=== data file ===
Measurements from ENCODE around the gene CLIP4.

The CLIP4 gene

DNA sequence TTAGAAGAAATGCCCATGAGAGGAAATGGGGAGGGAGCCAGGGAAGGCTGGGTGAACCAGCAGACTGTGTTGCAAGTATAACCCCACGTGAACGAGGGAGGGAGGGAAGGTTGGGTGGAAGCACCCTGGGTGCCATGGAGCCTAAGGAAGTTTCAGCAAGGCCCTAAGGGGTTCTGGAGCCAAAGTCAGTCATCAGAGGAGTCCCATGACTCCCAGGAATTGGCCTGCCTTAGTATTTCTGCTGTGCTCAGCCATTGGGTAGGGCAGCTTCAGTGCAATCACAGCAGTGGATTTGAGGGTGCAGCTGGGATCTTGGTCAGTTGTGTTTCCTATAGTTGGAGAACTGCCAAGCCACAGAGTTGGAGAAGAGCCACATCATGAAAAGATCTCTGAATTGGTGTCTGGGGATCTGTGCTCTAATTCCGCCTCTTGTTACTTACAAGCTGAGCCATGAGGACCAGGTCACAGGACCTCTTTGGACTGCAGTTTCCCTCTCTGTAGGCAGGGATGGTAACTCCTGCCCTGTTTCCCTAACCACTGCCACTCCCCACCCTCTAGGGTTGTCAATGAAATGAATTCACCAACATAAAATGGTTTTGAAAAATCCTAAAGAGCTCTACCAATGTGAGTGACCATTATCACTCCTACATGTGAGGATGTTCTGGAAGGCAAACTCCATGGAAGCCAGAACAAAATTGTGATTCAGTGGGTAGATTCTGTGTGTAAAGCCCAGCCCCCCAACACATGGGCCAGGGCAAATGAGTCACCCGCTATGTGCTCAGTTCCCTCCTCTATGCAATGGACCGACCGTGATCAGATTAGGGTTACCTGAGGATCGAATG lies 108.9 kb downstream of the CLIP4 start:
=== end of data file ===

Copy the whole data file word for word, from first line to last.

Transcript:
Measurements from ENCODE around the gene CLIP4.

The CLIP4 gene

DNA sequence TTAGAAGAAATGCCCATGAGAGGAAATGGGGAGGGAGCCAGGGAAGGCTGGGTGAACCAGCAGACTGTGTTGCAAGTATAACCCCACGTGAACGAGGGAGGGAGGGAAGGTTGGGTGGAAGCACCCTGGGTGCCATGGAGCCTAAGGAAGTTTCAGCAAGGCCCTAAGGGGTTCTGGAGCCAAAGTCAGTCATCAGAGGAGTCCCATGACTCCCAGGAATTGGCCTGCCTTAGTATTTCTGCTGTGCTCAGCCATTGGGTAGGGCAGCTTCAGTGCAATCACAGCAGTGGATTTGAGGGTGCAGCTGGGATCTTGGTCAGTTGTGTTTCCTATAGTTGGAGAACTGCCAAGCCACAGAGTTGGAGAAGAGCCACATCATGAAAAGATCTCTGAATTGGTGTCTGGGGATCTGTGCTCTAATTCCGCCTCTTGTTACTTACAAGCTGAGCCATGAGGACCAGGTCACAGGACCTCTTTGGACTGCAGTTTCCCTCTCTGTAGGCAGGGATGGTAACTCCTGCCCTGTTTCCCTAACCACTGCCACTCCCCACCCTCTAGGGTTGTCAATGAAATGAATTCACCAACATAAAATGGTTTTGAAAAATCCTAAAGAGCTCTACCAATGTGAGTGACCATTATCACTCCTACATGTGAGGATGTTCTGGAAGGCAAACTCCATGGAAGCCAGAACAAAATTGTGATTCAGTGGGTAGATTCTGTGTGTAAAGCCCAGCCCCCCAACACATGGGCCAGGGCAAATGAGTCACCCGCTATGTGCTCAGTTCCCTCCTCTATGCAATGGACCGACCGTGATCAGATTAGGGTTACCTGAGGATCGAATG lies 108.9 kb downstream of the CLIP4 start: